Salient to Investors:

  • The last two Fed tightening cycles saw gains in debt securities from Treasuries to junk bonds: between June 2004 and June 2006 when the Fed raised rates to 5.25 percent from 1 percent, and in the 7 months ended January 2000 when rates rose 1.75 percent.
  • Paul Zemsky at Voya Investment Mgmt said the Fed has won the war on inflation, which has diminished over the past three decades, so it is unlikely the Fed will trigger any sharp selloff.
  • Kathy Jones at Charles Schwab said the Fed approach is much more transparent, which reduces uncertainty and risk.
  • There are fewer reasons for the Fed to raise rates as quickly this time because the US economy is expanding at a slower pace, there is less wage growth to pressure inflation, long-term bond yields offer a greater cushion against higher rates than in previous cycles – 30-yr Treasuries yield 1.61 percent more than 5-yr notes, versus the average 1.01 percent gap in the year before every tightening cycle since 1980 – and demand for fixed income from ballooning retirees.  Americans aged 65 or more will increase by 14.5 million this decade, the biggest increase versus the total population going back to 1900.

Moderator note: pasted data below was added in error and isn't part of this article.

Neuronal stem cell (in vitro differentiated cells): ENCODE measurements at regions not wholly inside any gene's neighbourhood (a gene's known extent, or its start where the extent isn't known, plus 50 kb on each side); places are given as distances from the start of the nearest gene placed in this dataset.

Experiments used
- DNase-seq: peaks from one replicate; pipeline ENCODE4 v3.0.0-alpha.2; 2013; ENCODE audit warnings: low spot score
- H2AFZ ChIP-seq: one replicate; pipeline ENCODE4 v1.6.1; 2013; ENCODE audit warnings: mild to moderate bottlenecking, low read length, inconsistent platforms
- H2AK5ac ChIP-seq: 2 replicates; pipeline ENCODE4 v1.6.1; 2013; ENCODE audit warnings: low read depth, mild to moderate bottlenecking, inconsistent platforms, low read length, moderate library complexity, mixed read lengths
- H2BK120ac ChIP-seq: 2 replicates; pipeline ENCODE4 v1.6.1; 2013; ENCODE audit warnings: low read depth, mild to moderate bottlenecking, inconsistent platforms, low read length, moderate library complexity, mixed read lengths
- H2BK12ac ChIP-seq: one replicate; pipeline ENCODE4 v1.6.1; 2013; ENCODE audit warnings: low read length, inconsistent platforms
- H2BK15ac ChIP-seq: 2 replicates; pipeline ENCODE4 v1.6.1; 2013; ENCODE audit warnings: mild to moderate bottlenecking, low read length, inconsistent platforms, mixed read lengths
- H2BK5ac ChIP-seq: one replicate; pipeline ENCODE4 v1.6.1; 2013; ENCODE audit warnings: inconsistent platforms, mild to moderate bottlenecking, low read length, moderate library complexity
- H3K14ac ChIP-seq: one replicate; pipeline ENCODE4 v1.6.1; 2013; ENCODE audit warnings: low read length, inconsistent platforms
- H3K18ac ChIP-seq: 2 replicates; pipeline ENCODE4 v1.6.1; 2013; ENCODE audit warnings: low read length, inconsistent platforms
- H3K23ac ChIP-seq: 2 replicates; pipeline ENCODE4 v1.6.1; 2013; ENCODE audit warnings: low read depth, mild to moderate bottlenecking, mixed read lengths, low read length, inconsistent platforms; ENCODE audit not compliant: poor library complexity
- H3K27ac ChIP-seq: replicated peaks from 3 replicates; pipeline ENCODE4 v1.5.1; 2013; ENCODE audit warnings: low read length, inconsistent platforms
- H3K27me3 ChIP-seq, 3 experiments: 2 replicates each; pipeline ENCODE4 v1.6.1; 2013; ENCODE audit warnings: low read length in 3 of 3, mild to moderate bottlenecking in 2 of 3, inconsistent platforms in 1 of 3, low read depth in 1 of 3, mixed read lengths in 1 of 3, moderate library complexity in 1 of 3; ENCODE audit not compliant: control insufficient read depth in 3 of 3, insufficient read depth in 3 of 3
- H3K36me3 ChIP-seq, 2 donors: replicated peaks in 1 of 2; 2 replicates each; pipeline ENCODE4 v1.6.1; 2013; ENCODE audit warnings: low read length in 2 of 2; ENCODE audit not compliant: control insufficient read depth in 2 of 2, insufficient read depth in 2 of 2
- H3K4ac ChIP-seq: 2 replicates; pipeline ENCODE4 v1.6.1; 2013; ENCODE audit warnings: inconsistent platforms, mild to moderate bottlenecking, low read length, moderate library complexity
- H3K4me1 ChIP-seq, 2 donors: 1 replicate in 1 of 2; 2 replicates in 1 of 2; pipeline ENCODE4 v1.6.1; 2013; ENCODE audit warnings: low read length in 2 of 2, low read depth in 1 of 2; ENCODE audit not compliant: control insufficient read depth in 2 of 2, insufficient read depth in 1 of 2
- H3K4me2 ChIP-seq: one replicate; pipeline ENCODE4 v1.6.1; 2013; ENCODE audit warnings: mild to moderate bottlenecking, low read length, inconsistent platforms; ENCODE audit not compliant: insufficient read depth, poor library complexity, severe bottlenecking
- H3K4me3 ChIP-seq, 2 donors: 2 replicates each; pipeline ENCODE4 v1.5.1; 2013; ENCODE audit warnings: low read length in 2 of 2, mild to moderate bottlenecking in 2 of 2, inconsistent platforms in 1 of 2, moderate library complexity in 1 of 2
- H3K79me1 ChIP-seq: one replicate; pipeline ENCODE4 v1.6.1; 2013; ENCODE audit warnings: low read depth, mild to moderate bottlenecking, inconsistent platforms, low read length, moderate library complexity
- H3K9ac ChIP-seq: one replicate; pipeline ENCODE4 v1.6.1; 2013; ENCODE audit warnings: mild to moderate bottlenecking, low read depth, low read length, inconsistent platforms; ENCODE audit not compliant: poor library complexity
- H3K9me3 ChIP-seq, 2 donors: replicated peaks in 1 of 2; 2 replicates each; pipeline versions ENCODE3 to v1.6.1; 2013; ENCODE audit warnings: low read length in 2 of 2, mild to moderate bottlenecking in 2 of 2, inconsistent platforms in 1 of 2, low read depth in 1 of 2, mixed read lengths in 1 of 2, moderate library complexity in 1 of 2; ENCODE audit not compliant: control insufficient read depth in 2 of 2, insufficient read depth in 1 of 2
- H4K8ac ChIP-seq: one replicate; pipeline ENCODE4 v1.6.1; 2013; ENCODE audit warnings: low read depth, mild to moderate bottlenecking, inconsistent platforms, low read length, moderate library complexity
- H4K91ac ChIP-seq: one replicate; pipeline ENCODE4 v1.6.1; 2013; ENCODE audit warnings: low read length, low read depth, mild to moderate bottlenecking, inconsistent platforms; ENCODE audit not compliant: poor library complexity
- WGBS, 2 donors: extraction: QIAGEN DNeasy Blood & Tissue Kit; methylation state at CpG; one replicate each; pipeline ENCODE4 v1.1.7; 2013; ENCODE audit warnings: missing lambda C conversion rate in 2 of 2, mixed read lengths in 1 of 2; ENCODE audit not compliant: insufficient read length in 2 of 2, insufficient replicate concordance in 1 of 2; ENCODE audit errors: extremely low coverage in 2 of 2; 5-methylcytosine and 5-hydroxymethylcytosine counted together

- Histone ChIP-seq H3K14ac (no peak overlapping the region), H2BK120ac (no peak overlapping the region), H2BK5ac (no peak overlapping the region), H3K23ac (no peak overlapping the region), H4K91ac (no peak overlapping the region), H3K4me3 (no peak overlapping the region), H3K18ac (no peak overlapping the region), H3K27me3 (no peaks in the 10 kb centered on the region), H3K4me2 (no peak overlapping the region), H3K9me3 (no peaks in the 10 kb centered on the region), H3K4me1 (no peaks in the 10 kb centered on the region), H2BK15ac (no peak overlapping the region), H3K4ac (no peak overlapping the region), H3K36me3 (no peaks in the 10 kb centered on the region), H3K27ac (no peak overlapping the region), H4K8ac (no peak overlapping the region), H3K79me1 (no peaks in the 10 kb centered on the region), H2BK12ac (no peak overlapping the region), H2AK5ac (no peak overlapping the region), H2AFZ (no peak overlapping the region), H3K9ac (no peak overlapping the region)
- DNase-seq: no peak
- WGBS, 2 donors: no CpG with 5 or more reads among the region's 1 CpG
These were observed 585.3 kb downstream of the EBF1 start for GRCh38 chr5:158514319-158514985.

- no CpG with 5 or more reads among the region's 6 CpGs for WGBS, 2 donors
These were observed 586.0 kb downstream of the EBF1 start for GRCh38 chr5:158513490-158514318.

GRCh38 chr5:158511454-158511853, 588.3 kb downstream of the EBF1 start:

• Ed Keon at Quantitative Management Associates said the tremendous demand for fixed income is not going to change anytime soon.
  • Priscilla Hancock at JPMorgan Asset Mgmt said it is a mistake to bet against the bond market because the road to higher rates will be long and slow and at a time when income is the most important thing.
  • The BIS said the global market for bonds has risen over 40 percent over the past 6 years to a record $100 trillion.
  • Futures contracts indicate a 60 percent chance the Fed will start raising rates by July 2015.
  • Economists say GDP will accelerate to 3 percent in 2015 when the Fed starts raising rates.
  • Guy Lebas at Janney Montgomery Scott said the actual event of a rate increase is far less important now.
  • Christopher Sullivan at United Nations Federal Credit Union said the risks inherent in bonds are higher because yields don’t have to rise much to redistribute significant losses to bondholders.
  • Economists predict the 10-year T-note rising to 3.63 percent by the end of 2015. Stephen Stanley at Pierpont Securities predicts 4.4 percent.

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